I ran to get Mark, but I knew there wasn't anything we could do. With no marks at all on her body, no broken neck and the fact that she was inside the run and our yard is fenced, we knew it was likely not an animal that killed her.
Knowing that the remaining two hens were running around the yard just fine and they all ate and drank the same feed and water and garden treats, we doubted that she was poisoned in some way. We quickly did some research to try to figure out what happened. We think that she was egg-bound, where an egg was trapped in her oviduct. Sadly, this is a fatal condition if not treated right away. Either that or she had a heart attack or some sudden onset problem.
Because we never knew she had an issue until she was gone. On Sunday, she was out running around with the others like usual while we picked in the garden. She came out and ate fine with the others in the morning. But we are at work during the day and can't watch them for those hours. We made the choice to let them free range while we weren't there because they love it, it's good for them and it's a risk we're willing to take. But I wish we could have known something was wrong to try to possibly help her.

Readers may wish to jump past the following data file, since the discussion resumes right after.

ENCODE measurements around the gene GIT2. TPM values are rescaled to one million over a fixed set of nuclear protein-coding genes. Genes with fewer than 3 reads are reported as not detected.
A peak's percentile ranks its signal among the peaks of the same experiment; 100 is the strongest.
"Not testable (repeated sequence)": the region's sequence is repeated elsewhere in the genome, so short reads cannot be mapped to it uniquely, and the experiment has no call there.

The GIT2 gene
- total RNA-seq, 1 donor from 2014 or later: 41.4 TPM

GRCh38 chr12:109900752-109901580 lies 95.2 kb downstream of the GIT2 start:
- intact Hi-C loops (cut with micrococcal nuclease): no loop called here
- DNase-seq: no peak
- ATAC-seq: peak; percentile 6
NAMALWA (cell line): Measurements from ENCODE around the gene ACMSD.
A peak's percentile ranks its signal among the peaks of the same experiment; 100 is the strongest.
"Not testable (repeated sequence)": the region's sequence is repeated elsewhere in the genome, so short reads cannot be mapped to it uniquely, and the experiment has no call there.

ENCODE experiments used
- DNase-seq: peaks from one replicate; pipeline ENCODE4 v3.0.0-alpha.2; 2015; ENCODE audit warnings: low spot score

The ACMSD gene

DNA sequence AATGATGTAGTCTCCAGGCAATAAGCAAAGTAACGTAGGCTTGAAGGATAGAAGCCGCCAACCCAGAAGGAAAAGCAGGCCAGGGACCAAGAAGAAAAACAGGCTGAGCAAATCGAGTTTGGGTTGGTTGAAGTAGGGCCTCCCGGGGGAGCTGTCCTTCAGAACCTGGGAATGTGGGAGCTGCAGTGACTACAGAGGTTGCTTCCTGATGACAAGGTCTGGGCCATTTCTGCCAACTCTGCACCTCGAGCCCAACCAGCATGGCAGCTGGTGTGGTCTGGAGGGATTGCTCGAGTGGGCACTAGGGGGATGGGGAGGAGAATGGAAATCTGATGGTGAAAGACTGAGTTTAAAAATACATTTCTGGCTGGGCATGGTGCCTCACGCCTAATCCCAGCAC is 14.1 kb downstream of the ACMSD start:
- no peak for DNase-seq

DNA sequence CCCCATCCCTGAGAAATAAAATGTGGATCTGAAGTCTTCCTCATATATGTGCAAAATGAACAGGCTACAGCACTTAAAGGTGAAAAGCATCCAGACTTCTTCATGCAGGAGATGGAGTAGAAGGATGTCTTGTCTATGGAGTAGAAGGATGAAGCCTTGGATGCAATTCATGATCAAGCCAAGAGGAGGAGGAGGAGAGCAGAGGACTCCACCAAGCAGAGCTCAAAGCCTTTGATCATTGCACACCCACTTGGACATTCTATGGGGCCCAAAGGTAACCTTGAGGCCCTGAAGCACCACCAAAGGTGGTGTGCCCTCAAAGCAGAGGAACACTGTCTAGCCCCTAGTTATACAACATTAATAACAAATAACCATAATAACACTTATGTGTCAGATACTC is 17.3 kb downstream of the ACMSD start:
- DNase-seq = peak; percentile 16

We will likely get more chickens, now that we are down to two. We need to do some research on how to introduce more into an existing group, but we know that they are social, and we don't want to risk one of them being alone if the other dies.
I love her beak open in this photo, like she's being fierce and laying down the law. Her name comes from our closest approximation of the Klingon name for chicken. So here's hoping she's in Sto'Vo'Kor, the Klingon afterlife. She had a fierce warrior face, after all.